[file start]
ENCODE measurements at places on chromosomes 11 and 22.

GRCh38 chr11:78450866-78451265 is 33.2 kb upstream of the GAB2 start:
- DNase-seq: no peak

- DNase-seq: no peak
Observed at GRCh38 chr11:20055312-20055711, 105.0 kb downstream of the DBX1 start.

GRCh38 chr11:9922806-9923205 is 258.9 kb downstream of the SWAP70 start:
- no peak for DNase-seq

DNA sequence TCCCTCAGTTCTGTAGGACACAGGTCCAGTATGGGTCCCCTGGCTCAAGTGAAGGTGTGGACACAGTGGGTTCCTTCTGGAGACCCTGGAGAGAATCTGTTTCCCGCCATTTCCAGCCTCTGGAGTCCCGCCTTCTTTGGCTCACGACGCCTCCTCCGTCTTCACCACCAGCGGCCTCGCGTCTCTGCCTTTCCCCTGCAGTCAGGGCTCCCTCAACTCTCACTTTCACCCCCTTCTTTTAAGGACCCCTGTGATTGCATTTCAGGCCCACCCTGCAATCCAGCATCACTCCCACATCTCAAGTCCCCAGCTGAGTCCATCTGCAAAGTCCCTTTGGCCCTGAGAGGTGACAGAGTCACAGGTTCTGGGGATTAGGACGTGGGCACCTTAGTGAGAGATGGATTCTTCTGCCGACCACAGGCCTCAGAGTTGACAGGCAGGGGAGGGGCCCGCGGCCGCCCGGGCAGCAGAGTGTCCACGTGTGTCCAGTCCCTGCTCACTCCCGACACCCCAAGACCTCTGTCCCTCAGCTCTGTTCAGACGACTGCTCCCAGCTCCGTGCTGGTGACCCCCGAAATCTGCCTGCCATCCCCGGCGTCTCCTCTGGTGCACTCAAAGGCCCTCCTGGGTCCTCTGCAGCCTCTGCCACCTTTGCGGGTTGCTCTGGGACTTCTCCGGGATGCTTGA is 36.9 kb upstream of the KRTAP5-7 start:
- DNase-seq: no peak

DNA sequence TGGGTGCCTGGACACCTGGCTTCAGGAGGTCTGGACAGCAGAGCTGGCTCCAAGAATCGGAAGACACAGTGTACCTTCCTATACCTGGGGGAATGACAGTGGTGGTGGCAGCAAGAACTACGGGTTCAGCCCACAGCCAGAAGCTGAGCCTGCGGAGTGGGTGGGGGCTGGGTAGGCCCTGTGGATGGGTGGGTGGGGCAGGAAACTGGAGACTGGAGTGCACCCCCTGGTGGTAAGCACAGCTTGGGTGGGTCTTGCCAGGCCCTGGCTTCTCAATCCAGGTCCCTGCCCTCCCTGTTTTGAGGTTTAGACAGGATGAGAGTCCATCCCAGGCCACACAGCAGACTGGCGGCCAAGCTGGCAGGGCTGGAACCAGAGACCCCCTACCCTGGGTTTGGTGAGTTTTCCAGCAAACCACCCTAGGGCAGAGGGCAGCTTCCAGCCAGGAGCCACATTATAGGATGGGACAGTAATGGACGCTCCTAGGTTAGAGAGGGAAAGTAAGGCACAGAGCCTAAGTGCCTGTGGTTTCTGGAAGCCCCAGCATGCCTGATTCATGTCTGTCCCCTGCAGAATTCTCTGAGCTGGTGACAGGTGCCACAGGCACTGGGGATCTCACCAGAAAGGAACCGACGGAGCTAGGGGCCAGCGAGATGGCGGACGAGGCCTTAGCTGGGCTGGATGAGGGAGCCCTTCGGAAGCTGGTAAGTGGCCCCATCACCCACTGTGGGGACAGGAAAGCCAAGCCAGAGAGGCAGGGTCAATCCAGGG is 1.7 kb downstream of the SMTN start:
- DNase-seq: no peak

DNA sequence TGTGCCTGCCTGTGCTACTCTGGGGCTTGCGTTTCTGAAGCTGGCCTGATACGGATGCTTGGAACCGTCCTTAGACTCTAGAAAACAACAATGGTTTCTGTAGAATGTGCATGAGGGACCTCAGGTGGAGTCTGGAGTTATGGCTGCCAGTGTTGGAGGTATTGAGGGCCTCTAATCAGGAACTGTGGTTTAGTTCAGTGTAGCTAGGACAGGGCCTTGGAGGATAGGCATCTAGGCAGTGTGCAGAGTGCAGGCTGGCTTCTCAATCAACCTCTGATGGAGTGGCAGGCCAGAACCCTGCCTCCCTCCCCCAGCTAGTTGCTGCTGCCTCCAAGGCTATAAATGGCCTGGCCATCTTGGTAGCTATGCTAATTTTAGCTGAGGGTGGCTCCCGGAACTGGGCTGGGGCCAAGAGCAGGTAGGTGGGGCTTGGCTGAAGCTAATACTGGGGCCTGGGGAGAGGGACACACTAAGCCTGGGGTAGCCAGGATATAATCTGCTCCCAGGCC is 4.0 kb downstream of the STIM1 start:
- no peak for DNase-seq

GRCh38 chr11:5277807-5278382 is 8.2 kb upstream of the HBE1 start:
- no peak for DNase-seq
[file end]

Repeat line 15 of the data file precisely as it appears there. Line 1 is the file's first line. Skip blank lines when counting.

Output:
- no peak for DNase-seq